Last Friday’s 6-3 decision by the Washington Supreme Court that declared unconstitutional a charter school law — one approved by 1.5 million voters — is an existential threat to the parental choice movement in the Evergreen State and across the nation. Here is why.
Washington is the only state in the US to marshal five civic engagement campaigns to get a parental choice measure put to a statewide vote: Initiative 173 (Scholarship Vouchers) and Initiative 174 (Charter Schools) in 1996, Initiative 729 (Charter School Act) in 2000, and referendum 55 (Charter School Authorization) in 2004. Although each initiative failed at the ballot box, they collectively laid the foundation for approval of the state’s charter law in 2012. Yet in one swoop, Washington’s highest court unraveled a 16-year effort for parental choice. The legal rationale undergirding this decision is unfortunate to say the least, and is noteworthy for four reasons.
First, Washington state justices are the first in the nation to rule that public charter schools are unconstitutional. When the constitutionality of charters was put to the test in other states, a supreme court in California, Colorado, Michigan, New Jersey, and Ohio affirmed it. Not so in Washington, whose justices relied on a stubborn interpretation of a 1909 case, School District No. 20 v. Bryan, to rule that charter schools are not “common schools.” According to Bryan, a common school is:
Common to all children of proper age and capacity, free, and subject to and under the control of the qualified voters of the school district. The complete control of the schools is a most important feature, for it carries with it the right of the voters, through their chosen agents, to select qualified teachers, with powers to discharge them if they are incompetent.
This interpretation matters to our very ideals about civil society. Any decision by state officials that erodes the public nature of charter schools because they fail to fit inside a shoebox definition of a “local, free school” usurps our right to access a diverse set of learning options.
Second, Washington’s high court ruled that “charter schools are devoid of local control” over educational issues because an elected school board does not govern them. For starters, an elected school board is an important stakeholder in education, and the group most accountable to local voters. But other stakeholders matter, too. For instance, a federal or state education chief is a non-local actor with control over a public school’s teacher evaluation progress or college-and-career ready curriculum. Similarly, a non-elected, though locally based PTA or foundation has control over some schools’ educational issues as well. Yet, neither the federal or state education chief, nor the PTA or the foundation, is directly accountable to a locally elected board of education. Therefore, the justices’ parochial fashioning of the term “local” puts it at odds with the how education works in practice.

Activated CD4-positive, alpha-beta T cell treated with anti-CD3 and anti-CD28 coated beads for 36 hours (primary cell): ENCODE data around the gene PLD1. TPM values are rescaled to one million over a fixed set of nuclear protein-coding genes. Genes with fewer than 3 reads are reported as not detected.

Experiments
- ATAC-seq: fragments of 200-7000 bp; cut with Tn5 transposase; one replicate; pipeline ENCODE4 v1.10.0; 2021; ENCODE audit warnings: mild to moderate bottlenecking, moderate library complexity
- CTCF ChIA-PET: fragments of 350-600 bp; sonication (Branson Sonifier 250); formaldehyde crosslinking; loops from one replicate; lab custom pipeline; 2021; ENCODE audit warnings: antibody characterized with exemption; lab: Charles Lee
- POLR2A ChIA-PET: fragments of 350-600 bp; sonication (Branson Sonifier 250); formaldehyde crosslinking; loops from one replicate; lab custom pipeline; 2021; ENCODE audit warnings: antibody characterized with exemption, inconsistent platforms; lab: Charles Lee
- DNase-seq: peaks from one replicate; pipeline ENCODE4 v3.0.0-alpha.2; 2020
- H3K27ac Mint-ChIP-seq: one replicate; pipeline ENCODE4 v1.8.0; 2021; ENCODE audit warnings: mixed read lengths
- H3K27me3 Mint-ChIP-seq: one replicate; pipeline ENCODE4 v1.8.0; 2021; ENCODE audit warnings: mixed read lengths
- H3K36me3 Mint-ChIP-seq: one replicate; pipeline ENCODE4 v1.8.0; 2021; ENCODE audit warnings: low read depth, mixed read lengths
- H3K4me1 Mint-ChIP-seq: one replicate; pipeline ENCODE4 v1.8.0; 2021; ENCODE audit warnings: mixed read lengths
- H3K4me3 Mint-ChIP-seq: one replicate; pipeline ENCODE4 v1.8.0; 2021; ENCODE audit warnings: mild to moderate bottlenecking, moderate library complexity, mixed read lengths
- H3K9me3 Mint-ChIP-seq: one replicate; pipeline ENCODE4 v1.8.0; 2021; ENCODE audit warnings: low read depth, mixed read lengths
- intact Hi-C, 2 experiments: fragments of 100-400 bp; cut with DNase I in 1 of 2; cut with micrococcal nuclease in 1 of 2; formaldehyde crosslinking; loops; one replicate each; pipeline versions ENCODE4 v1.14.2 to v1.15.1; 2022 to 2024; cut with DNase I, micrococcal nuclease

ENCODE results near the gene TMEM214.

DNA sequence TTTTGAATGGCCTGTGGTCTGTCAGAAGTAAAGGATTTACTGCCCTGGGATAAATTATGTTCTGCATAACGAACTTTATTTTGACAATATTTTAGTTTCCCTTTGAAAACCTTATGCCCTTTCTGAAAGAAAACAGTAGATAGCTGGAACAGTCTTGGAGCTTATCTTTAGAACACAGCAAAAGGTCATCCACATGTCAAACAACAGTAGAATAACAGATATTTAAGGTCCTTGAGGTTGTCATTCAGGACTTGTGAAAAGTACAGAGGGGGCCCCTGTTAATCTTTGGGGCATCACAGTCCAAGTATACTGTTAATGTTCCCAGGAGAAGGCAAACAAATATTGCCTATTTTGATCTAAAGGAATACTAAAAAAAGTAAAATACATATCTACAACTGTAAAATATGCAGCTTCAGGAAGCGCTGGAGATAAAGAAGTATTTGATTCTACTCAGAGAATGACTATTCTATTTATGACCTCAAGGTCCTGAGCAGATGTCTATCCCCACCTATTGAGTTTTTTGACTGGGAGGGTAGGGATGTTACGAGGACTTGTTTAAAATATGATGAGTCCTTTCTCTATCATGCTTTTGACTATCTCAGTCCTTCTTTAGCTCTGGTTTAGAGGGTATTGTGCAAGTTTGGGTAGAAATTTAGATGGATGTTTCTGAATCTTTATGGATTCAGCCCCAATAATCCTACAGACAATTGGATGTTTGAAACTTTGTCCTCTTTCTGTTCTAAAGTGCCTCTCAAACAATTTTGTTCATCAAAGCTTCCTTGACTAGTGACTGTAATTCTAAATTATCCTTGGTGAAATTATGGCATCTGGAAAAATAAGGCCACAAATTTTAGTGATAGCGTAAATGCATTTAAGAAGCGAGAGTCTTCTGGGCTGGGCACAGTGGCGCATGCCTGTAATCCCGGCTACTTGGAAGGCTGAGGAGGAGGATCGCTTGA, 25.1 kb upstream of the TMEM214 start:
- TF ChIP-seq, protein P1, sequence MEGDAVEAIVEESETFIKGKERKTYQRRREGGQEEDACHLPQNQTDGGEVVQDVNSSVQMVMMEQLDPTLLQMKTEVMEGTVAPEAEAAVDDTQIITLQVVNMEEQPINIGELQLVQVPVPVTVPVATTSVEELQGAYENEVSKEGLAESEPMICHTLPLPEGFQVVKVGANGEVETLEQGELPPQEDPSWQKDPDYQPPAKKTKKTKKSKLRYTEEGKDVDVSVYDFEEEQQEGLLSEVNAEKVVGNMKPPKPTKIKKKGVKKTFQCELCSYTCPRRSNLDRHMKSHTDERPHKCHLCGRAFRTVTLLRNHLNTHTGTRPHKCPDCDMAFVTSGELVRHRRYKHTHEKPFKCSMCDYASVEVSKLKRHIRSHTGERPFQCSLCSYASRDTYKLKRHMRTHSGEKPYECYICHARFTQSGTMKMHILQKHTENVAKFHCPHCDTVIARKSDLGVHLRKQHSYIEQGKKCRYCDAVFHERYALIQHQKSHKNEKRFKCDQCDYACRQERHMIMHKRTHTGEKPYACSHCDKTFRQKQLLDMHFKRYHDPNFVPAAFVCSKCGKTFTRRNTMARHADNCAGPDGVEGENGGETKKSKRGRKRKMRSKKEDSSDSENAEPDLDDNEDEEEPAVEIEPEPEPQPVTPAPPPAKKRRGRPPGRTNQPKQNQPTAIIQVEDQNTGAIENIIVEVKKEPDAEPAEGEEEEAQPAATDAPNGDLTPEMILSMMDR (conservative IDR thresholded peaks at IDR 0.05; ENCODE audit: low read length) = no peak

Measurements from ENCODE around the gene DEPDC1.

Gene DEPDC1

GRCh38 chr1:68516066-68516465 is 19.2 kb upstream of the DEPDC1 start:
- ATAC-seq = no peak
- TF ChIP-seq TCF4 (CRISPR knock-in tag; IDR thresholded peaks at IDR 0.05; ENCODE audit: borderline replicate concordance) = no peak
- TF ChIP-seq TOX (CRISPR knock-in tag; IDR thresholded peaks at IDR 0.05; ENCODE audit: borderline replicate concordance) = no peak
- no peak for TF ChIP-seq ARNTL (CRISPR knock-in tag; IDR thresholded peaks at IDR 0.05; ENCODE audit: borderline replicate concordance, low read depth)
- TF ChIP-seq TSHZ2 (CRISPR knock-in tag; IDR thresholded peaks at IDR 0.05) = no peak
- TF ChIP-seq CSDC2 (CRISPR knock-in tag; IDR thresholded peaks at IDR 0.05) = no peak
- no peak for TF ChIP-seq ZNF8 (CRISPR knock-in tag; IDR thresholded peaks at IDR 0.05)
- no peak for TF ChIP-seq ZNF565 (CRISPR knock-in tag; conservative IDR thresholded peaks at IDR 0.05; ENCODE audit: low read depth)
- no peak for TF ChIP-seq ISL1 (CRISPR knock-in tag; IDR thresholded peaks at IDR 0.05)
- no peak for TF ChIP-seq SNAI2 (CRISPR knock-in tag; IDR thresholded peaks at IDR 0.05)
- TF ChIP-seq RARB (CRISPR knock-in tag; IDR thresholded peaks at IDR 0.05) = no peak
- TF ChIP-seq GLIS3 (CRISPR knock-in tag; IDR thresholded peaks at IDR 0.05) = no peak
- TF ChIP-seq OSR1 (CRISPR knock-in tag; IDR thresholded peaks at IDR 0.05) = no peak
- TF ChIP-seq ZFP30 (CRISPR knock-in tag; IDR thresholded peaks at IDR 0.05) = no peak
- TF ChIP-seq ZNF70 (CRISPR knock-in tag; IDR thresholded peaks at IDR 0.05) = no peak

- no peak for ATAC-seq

Third, if the meaning of “local control” is tied to geography, then regulations implemented by the Washington state superintendent of public instruction are not in sync with the court’s decision. According to the state’s “Learning by Choice” law, “Students in Washington may attend neighboring school districts in Idaho and Oregon” through a reciprocity pact. It makes sense that Washington’s leadership wants to provide students options beyond its border, which is why the state superintendent of public instruction makes allowances for choice outside a student’s local school boundary. If the court claims that charters remove students from the “local control” of their district, how can a Washington student enrolled in a public school in Oregon be under the “local control” of its sending district?
Fourth, justices inflated the degree of autonomy that charters maintain to justify their “charter-schools-are-not-common-schools” rationale. In reality, charters are public schools accountable to many laws governing common schools in Washington. For example: (1) teachers in charter schools have certification requirements as do other public schools; (2) charter schools are subject to academic standards set by the state; (3) charter schools must comply with local, state, and federal laws related to health, safety and civil rights; and (4) charter schools are “subject to the supervision of the superintendent of public instruction and the state board of education.” The justices are correct that schools involve tradeoffs. The tradeoff with charters schools is increased autonomy for increased accountability.
In closing, Washington’s 2012 law was designed to open 40 charter schools in five years. Today, 1,200 students are enrolled in nine charter schools. Although these families will have this option for the 2015-16 academic calendar, what happens next year remains unclear. Nevertheless, Washingtonians’ demand for parental choice is tenacious. If history holds true, families and taxpayers will take this decision back to where it belongs: to the people.
– Gerard Robinson